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Author ORCID Identifier


Open Access Dissertation

Document Type


Degree Name

Doctor of Philosophy (PhD)

Degree Program

Computer Science

Year Degree Awarded


Month Degree Awarded


First Advisor

Andrew Lan

Second Advisor

Shlomo Zilberstein

Third Advisor

Beverly Woolf

Fourth Advisor

Stephen Sireci

Subject Categories

Artificial Intelligence and Robotics


Recent advances in deep learning have made learning representation from ever-growing datasets possible in the domain of vision, natural language processing (NLP), and robotics, among others. However, deep networks are notoriously data-hungry; for example, training language models with attention mechanisms sometimes requires trillions of parameters and tokens. In contrast, we can often access a limited number of samples in many tasks. It is crucial to learn models from these `limited' datasets. Learning with limited datasets can take several forms. In this thesis, we study how to select data samples sequentially such that downstream task performance is maximized. Moreover, we study how to introduce prior knowledge in the deep networks to maximize prediction performance. We focus on four sequential tasks: computerized adaptive testing in psychometrics, sketching in recommender systems, knowledge tracing in computer-assisted education, and career path modeling in the labor market.

In the first two tasks, we devise novel sample-efficient algorithms to query a minimal number of sequential samples to improve future predictions. We propose a Bilevel Optimization-Based framework for computerized adaptive testing to learn a data-driven question selection algorithm that improves existing data selection policies. We also tackle the sketching problem in the recommender system, with the task of recommending the next item using a stored subset of prior data samples. In this setting, we develop a data-driven sequential selection algorithm that tackles evolving downstream task distribution. In the last two tasks, we devise novel neural models to introduce prior knowledge exploiting limited data samples. For knowledge tracing, we propose a novel neural architecture, inspired by cognitive and psychometric models, to improve the prediction of students' future performance and utilize the labeled data samples efficiently. For career path modeling, we propose a novel and interpretable monotonic nonlinear state-space model to analyze online user professional profiles and provide actionable feedback and recommendations to users on how they can reach their career goals.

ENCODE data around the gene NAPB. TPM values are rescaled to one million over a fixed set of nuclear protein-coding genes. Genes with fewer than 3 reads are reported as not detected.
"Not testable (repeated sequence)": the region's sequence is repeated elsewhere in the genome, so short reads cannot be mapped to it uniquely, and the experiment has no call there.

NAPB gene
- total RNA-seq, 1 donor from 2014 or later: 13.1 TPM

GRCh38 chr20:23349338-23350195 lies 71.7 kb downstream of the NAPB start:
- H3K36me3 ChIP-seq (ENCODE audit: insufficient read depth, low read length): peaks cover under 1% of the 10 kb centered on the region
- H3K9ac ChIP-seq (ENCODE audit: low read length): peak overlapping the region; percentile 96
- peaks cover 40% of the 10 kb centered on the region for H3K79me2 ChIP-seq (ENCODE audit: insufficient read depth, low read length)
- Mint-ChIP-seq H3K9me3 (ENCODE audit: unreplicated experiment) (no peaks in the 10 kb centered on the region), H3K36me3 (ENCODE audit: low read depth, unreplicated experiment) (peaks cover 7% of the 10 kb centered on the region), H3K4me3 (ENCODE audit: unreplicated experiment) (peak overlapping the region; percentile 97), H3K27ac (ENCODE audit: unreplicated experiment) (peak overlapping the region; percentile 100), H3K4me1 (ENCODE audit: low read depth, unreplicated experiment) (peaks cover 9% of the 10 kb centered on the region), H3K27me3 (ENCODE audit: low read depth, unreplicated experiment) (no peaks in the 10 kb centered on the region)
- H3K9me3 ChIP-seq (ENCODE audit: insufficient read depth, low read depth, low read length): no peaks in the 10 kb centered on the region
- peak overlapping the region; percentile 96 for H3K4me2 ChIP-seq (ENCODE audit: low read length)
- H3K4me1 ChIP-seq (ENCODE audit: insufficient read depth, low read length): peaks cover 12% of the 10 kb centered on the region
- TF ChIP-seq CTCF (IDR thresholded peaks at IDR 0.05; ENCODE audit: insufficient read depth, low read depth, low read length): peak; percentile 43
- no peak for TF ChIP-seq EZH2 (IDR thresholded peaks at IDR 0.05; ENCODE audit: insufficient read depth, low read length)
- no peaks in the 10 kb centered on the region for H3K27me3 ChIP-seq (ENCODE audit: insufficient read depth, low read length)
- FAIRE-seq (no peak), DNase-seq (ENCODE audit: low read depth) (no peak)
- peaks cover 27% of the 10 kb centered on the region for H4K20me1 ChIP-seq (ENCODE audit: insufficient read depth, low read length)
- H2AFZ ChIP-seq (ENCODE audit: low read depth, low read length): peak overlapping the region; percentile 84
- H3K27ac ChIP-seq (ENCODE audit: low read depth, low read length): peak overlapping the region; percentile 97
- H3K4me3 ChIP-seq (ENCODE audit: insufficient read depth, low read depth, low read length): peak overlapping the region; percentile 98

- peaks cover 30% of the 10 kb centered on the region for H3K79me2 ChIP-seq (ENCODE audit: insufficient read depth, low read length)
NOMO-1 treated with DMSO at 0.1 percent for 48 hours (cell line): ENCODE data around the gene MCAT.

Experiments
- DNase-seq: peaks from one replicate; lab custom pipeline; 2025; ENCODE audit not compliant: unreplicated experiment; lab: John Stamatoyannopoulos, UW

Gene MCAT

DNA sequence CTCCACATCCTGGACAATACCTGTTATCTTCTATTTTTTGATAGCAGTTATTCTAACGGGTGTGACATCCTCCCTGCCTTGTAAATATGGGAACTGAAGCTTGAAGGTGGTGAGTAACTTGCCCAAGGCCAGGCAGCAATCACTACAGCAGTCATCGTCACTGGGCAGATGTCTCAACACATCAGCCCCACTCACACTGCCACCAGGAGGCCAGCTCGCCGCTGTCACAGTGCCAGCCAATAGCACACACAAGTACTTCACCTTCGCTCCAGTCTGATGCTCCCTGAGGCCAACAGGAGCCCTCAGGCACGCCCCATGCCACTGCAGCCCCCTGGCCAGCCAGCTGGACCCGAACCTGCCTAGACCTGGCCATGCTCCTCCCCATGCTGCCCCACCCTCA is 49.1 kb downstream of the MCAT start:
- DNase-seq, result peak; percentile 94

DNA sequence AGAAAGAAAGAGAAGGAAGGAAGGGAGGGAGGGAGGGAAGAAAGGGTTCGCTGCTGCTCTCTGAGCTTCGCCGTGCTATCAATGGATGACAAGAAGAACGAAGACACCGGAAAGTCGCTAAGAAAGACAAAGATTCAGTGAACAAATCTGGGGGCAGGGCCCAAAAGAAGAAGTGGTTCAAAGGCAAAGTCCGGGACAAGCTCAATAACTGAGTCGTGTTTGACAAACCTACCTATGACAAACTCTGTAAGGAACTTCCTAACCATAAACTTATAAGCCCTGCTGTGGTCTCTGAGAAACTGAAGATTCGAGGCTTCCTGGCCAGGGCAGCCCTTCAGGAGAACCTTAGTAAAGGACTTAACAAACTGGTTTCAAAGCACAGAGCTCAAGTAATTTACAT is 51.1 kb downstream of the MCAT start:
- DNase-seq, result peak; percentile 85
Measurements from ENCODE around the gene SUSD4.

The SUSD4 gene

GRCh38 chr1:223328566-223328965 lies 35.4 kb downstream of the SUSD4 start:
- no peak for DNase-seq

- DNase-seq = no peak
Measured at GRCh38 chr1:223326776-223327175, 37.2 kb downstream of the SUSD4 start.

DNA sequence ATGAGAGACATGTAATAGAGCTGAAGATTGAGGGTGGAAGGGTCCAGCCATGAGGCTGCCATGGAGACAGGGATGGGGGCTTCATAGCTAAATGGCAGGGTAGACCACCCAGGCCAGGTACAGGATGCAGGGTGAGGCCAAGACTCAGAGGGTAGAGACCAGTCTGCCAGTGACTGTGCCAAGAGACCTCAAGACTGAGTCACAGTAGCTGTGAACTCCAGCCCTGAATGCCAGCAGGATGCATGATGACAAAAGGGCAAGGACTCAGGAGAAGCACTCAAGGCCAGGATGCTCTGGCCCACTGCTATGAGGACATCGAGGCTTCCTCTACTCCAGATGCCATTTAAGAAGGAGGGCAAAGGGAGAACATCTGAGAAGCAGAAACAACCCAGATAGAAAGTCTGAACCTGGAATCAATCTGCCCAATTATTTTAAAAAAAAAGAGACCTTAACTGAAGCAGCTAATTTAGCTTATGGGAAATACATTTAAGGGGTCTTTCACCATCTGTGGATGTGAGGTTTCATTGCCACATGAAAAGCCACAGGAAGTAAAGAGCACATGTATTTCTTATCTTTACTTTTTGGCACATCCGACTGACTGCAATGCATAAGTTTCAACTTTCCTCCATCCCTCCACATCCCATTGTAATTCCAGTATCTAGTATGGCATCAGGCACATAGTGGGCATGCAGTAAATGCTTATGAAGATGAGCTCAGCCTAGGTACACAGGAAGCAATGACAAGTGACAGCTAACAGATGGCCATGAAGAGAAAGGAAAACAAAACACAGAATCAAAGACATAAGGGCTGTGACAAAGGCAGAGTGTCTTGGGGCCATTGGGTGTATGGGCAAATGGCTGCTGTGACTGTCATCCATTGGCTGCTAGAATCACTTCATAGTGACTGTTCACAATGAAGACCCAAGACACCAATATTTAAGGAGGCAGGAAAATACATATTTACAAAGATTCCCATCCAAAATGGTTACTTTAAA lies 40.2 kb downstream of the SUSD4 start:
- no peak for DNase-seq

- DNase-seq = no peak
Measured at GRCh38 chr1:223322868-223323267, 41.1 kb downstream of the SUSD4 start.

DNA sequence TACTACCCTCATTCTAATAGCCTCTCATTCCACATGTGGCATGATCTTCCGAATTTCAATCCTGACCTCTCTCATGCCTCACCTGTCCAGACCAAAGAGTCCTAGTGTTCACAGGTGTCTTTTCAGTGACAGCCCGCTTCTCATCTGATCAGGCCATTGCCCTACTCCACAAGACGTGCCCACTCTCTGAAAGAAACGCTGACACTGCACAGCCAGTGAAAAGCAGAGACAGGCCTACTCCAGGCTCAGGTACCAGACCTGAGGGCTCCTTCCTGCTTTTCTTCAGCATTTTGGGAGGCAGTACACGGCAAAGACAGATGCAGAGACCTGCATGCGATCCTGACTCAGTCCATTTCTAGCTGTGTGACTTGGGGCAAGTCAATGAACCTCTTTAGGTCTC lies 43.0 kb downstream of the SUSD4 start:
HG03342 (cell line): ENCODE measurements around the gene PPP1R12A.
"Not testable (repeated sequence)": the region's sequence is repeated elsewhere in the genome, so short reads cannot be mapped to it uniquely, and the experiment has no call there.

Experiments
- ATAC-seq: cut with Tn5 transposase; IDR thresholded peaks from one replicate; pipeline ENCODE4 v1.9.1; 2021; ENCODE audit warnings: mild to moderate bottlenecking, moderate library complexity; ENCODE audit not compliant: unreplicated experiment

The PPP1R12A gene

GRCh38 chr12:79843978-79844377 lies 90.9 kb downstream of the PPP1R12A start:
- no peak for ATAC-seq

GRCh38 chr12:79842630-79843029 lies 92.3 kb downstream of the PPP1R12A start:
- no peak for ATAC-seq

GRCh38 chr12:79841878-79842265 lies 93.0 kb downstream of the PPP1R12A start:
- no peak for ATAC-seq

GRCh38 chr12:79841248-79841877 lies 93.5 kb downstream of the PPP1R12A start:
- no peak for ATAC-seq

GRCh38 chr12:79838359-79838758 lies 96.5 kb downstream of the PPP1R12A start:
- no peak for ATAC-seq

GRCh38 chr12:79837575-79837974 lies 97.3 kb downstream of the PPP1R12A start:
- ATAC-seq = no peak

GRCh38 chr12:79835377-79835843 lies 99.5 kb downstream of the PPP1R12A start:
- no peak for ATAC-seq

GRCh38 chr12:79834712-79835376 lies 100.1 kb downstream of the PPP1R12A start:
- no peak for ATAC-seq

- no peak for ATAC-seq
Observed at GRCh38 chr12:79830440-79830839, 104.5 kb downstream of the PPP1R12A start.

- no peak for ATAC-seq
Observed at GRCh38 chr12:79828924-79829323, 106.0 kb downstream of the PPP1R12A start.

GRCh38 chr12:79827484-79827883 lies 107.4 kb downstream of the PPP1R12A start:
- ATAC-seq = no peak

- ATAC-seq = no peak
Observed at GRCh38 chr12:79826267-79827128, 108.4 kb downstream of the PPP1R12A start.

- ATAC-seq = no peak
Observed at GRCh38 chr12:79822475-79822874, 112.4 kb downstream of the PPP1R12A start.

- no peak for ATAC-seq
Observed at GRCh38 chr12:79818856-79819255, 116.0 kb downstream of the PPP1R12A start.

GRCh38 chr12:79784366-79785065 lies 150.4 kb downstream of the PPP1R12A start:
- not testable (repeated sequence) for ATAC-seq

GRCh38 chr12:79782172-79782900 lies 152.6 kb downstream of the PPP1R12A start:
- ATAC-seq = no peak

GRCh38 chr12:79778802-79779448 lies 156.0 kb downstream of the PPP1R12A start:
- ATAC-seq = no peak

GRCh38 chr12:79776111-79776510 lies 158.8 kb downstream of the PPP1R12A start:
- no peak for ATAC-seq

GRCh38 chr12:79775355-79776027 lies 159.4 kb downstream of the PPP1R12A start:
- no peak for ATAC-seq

The data-driven differentiable data selection algorithms for the first two tasks open up future directions to query (a non-differentiable operation) a minimal number of samples optimally to maximize prediction performance. The structures, introduced in the neural architecture for the models in the last two tasks using prior knowledge, open up future directions to learn deep models augmented with prior knowledge using limited data samples.


Creative Commons License

Creative Commons Attribution 4.0 License
This work is licensed under a Creative Commons Attribution 4.0 License.